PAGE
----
ABOUT Chordoma - Symptoms and Treatment - Maximed Turkey
What Is Chordoma?
Chordoma is a type of bone tumor that forms in the rib or vertebral bodies. It is most often found in younger patients who are still growing but can also occur in adults. Although chordomas are not very common, they are fairly aggressive and will spread quickly if untreated.
This rare cancer typically starts as a benign tumor that arises from the ribs or vertebrae in children and teenagers. This benign tumor may then become malignant when left untreated for too long because it can spread quickly to other parts of the body.
When chordoma spreads, it can typically cause severe pain, issues with breathing, paralysis, possible death due to organ failure, or heart problems.
What Are The Symptoms Of Chordoma?
Pain resulting from the tumor's presence can be severe, and if left untreated, could potentially cause permanent damage to other areas of the rib or spine. Symptoms include:
· Extreme pain in the chest or back.
· Difficulty breathing.
· Severe weight loss due to not being able to eat enough to maintain weight.
· Low blood pressure due to blood leakage from the body. These are also known as "blood clots." Some people feel dizzy or light-headed when their blood pressure drops, especially when standing up quickly after sitting for some time.
· Anemia due to the blood leaking from the body.
Chordoma may also cause other symptoms, such as:
· Back pain that comes and goes.
· Swelling in the legs or feet.
· An inability to move leg muscles and/or ankle, foot, and toes (paralysis). This is rare but can occur in chordoma. Paralysis can also be caused by damage to central nervous system (CNS) nerves during tumor growth. The tumor may also squeeze between vertebrae, causing pressure on other nerves, which could lead to weakness in the legs and other lower extremities (facial droop).
Can Chordoma Be Treated?
Chordoma can be treated, but symptoms may become worse before symptoms heal. Treatment options include surgery to remove the tumor, chemotherapy radiation therapy, and/or targeted drug therapy.
Surgery is typically the first option used to treat chordoma because surgery removes all of the tumors while leaving the spinal cord intact. This procedure is called a "lobectomy." The surgery can be done on an outpatient basis or under anesthesia in a hospital.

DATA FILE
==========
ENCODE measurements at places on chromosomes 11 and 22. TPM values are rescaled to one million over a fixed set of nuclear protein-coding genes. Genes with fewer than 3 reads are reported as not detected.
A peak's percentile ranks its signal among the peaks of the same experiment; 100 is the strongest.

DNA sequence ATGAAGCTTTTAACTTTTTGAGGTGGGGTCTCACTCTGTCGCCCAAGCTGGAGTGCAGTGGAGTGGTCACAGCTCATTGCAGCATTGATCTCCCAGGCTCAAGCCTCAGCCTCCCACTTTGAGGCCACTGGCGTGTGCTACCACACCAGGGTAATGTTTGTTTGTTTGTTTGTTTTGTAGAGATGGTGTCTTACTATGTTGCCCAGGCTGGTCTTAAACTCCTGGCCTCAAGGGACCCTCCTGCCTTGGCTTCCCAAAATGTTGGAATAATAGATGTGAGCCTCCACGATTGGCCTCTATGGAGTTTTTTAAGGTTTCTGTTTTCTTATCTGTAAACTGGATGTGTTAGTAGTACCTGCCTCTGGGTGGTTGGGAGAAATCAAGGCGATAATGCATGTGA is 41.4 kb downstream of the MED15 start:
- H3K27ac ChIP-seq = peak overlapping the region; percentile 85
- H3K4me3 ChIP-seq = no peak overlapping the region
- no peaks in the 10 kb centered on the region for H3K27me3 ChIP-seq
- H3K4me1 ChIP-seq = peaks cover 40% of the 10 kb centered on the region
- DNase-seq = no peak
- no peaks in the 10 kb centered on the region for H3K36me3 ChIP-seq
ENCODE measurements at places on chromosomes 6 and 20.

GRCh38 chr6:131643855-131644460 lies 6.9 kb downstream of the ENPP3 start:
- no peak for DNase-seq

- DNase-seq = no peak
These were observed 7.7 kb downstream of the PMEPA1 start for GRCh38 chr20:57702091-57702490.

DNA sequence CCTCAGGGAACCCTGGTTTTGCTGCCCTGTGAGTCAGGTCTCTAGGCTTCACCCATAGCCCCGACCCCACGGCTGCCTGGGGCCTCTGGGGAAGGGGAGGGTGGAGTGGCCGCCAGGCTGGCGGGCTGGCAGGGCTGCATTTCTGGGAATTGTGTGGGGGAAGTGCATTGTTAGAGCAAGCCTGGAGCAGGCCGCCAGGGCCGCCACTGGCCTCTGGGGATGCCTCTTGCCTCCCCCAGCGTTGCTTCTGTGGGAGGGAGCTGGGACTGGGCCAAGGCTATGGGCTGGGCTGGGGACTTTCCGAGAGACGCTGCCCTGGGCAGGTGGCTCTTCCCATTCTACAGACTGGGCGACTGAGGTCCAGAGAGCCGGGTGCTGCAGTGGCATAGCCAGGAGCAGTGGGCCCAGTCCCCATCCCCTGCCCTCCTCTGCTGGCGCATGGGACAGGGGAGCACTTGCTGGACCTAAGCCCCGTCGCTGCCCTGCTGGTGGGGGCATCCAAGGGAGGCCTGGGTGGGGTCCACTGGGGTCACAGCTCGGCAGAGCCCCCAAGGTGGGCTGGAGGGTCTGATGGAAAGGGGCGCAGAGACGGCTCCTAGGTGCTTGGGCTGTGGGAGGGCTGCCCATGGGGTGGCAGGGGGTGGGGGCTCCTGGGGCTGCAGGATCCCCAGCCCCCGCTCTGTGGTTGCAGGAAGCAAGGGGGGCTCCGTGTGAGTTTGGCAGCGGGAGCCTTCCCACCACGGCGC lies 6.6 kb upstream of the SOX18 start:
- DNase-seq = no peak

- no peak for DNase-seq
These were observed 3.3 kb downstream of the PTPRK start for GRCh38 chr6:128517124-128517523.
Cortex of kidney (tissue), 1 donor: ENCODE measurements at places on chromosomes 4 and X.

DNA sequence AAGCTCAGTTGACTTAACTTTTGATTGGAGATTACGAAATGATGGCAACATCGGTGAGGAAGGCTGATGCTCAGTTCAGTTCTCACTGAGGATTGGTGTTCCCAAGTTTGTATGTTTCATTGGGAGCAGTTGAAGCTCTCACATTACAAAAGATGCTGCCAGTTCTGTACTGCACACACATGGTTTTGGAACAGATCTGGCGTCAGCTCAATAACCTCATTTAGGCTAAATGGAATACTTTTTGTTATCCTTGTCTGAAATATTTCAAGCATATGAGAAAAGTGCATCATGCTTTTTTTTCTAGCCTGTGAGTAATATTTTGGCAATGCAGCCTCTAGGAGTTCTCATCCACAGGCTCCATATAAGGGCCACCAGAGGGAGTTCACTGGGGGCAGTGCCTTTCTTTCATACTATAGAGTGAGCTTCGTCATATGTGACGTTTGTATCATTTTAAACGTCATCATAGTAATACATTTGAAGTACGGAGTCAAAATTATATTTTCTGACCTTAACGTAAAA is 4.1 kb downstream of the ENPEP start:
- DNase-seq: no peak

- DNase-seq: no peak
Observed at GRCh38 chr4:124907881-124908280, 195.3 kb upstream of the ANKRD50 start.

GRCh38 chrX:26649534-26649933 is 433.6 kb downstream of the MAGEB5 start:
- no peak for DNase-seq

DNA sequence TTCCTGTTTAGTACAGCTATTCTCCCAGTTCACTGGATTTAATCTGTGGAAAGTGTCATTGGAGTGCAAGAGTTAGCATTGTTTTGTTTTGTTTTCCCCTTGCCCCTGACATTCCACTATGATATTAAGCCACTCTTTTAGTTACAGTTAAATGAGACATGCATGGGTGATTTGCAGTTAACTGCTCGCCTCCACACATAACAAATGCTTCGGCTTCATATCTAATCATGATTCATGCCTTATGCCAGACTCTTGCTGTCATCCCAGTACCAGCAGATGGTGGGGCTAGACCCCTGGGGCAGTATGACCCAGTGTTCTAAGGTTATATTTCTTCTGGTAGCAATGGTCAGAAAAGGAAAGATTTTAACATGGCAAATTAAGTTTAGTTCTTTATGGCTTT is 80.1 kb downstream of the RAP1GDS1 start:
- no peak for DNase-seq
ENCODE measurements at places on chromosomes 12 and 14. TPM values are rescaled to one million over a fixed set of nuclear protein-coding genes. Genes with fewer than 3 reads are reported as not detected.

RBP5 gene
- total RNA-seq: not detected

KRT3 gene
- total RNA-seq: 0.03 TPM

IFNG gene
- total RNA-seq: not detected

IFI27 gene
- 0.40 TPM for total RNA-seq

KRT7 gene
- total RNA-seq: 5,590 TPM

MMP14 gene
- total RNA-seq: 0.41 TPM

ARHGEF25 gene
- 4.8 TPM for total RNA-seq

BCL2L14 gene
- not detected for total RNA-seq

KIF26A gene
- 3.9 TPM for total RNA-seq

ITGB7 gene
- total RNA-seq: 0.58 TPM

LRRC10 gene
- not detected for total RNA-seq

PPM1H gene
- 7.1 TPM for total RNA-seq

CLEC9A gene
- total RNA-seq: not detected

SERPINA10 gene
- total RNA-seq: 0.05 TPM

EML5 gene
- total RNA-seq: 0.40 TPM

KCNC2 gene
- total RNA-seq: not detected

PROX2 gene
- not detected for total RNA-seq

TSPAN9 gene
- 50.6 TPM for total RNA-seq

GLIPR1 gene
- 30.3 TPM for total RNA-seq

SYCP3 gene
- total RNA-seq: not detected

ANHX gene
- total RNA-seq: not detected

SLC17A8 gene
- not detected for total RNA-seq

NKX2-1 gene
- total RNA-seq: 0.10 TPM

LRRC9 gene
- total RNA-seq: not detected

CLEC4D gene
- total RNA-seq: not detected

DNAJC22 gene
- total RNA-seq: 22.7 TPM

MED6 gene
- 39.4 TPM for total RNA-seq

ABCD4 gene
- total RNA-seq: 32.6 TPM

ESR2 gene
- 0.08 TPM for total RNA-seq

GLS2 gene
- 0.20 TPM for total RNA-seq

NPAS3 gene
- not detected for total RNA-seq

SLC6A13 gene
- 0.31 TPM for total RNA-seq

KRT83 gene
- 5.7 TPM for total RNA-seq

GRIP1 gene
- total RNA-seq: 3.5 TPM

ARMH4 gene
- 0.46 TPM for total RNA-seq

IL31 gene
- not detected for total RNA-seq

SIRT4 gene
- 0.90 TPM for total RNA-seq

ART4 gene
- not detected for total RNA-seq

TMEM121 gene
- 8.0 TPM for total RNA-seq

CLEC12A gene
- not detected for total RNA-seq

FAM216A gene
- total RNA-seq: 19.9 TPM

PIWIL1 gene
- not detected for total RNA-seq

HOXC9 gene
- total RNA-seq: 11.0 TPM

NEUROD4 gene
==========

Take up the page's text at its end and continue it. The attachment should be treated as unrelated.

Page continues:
The surgery can also be performed at an outpatient surgery center if you cannot drive for one or two nights following surgery.
Chemotherapy is a second option for chordoma treatment. Chemotherapy may only be used when other medical issues need to be addressed, such as kidney disease or infection. Your doctor may recommend radiation therapy if the tumor is in the rib area and there are lesions in the side of the rib, or if your cancer is in both lungs (metastases).
Many people with chordoma do not need any additional treatment option, but it depends on how advanced their chordoma is and if certain genetic factors play a role.
Most chordomas are found after age 20. Individuals with older chordomas can live for decades, even after surgery and/or chemotherapy treatment has begun. A small proportion of chordomas will include certain genetic factors (mutation), such as the "CHRNA7" and "CHRNA3" genes or a translocation mutation.
More than half of patients with chordoma have a family history of cancer. If you have a family history of cancer, your doctor may recommend genetic testing to see if you have a genetic mutation associated with chordoma.
Chordoma is rare, so there are only a few dedicated treatment centers. There are also relatively few clinical trials for treatments that specifically target chordoma, but there are some trails that can be done at virtually any medical center for this type of cancer.
Frequently Asked Questions Chordoma
How Common Is Chordoma?
Chordomas are a rare type of cancer that forms in the vertebral column. They are typically found in younger individuals who have not yet reached full development but can be found in older populations as well.
In the United States, chordoma accounts for about 1% of all bone cancers. In Europe, however, it accounts for 2% to 4% of all bone cancers. The World Health Organization estimates that there will be between 400 and 800 new cases diagnosed each year.
Chordomas start as benign tumors and often grow quickly to become malignant if they aren't removed early enough and/or don't respond well to treatment. The tumors can spread to other parts of the body where they start to grow again.
What Are The Risk Factors For Chordoma?
Risk factors for chordoma include being younger than 30, having a family history of cancer, or having defects in chromosomes 9 or 22. Your doctor may recommend genetic testing to see if you have a genetic mutation associated with chordoma.
Can Chordoma Be Cured?
Over the past two decades, chordomas have been treated more effectively due to increases in surgical techniques and chemotherapy options. Some patients can take oral medication while others will need daily injections while they are undergoing chemotherapy. The treatment process may change depending on how advanced your specific cancer is and how well it responds to treatment.